Thursday, 8 January 2015

Free Will

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Do we have free will? A deceptively simple question which most would answer in the affirmative. But this conundrum has occupied active and inquisitive minds for over two millennia. Until the 19th century this question was the exclusive preserve of pure philosophy. In the 19th century psychologists started to wade in and contribute to this most vexed of problems. Relatively recently disciplines as diverse as genetics, neurobiology and quantum physics have deemed free to add their own particular brand of wisdom/insanity. Surprisingly, at least to the layman’s mind, the view obtained from most studies and pure reasoning sides with the notion that we do not have free will. This deterministic perspective is counter intuitive and one which most would feel uncomfortable with. But it is not just about a vague feeling of unease that is at stake here. If the world is truly deterministic, if we have no real choice over our actions, then there can be no voluntary violation on our part and that, of course, has profound implications on our perceived notion of morality. If we have no free will then how can we be morally culpable for our actions? If our behaviour is determined from the day we are born to the day we die, then accountability is meaningless. We have no control over how we act and consequently traditional morality cannot apply. The ramifications from this sort of reasoning are immense and reach to the very core of what it means to be human. The practical implications are also disturbing and the judiciary should release all the felons from our criminal institutions immediately. After all we are mere automata. Trinkets driven by deterministic causal chains of events of which we have no conscious control. Arse.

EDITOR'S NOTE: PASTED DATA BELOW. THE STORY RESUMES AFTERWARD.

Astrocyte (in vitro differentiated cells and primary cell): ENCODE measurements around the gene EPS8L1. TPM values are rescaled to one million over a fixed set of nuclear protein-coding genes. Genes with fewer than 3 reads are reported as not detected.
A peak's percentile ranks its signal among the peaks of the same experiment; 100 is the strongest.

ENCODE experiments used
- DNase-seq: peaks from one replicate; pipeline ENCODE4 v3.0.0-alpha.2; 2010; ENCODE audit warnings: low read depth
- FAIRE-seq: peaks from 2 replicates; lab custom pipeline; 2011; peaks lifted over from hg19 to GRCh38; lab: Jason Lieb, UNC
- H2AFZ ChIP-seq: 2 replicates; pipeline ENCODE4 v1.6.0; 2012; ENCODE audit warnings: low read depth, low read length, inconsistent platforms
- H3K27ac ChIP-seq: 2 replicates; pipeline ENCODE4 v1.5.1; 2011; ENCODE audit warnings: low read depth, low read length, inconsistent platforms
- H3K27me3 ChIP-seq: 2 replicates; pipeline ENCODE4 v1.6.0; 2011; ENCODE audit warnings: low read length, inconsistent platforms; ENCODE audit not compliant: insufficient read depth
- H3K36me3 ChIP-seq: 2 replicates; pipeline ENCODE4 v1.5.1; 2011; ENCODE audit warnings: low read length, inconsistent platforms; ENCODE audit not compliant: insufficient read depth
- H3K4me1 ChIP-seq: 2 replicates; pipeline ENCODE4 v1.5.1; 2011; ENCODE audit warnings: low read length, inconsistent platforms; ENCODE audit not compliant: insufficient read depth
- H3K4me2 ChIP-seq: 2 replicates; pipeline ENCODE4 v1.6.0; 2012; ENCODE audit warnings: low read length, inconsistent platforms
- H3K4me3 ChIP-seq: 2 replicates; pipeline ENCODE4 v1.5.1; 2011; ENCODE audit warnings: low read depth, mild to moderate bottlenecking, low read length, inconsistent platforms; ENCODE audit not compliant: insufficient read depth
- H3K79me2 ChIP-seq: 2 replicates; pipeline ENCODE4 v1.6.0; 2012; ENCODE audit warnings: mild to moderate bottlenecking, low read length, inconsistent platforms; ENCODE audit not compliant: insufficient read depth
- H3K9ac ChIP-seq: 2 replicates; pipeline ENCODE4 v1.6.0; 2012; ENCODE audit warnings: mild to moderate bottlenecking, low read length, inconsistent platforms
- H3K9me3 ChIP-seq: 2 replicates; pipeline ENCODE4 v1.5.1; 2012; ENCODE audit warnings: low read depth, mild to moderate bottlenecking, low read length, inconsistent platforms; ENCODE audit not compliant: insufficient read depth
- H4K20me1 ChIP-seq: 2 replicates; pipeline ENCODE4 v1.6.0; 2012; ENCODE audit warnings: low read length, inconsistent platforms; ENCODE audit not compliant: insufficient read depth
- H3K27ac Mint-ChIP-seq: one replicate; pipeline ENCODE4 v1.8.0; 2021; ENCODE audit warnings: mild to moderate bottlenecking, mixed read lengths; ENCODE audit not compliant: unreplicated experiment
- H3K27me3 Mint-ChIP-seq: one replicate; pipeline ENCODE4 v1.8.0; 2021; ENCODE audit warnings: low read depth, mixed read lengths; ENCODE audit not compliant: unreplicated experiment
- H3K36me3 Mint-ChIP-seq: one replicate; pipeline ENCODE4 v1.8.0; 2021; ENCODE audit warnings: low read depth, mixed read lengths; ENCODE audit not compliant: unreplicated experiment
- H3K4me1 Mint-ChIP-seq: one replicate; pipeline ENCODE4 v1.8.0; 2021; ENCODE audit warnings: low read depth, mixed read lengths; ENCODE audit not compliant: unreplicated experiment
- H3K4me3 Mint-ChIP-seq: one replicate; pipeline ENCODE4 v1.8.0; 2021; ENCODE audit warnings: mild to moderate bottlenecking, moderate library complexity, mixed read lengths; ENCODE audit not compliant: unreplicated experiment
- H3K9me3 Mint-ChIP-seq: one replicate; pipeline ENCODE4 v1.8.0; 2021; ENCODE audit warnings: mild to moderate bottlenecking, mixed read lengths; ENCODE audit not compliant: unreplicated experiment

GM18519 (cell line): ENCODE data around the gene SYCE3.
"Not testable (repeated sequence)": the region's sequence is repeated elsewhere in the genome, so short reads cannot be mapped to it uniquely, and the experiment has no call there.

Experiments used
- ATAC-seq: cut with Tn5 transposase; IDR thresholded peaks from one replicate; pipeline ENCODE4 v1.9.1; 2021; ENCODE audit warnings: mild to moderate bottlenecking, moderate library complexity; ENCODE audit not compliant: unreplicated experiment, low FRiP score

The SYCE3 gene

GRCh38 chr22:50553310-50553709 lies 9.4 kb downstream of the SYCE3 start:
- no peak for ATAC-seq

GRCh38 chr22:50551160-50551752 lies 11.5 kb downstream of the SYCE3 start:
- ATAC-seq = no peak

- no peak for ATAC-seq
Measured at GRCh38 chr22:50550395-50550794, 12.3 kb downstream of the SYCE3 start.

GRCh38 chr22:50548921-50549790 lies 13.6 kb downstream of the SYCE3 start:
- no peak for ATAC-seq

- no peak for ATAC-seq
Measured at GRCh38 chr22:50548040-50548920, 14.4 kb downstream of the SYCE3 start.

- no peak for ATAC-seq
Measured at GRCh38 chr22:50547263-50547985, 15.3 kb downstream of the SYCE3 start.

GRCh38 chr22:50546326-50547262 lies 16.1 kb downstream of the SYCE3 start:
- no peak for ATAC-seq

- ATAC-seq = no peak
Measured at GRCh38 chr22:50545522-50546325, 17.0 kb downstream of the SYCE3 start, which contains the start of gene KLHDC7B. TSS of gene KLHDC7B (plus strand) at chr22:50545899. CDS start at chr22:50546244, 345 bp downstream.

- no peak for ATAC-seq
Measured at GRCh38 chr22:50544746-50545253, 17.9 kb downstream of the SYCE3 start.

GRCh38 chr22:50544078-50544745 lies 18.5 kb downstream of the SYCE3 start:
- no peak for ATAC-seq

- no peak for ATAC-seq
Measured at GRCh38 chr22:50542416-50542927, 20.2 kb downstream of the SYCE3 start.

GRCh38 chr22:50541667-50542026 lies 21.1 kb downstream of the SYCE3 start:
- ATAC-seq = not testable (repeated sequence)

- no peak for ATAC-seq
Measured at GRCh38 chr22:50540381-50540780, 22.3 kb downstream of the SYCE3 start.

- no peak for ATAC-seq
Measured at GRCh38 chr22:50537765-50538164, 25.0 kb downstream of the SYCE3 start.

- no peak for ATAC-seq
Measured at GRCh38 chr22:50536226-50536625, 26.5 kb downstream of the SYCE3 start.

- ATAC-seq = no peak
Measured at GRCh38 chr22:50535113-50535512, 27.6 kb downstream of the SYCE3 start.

As mentioned earlier, the idea that we are bereft of will free is counter to intuition and seems bizarre. Therefore, it will be profitable to outline why this viewpoint is prevalent amongst those who make a living by contemplating this sort of thing.

It is argued that all atoms obey predictable physical laws. The neurons in the brain, which are the ultimate arbiter of our actions, consist of atoms. Therefore in principle, at least, we should be able to plot the behaviour of all atoms in the brain and therefore the response of all the billions of neurons comprising our nervous systems, together with all their interactions, and hence all our behaviour should be liable to prediction with unerring certainly. Of course, this would only relate to a ‘closed system’. Or in other words an individual suspended in a blackened room not receiving any stimuli or any form of interaction from the outside. When we emerge into the sunlight and blink, things start to get complex. The point being that everything is predetermined and has an antecedent stretching back to the ultimate cause, the big bang. Or is this a case of classic scientific reductionism and causality running amok and turning the absurd into absolute madness (wibble bucket). If it makes you feel better you are free to disagree. Or are you?
To my mind this is one of sciences and  philosophies greatest challenges and is ultimately unresolvable. Perhaps we should stop pondering the imponderable and channel humanities immense talents into curing cancer or at least inventing the everlasting light bulb.

Very relevant after the atrocities in France caused by followers of the 'Religion of Peace'.                         Roland awake..... 

1 comment:

  1. Given my views on all forms of religion, I guess I need to go into hiding...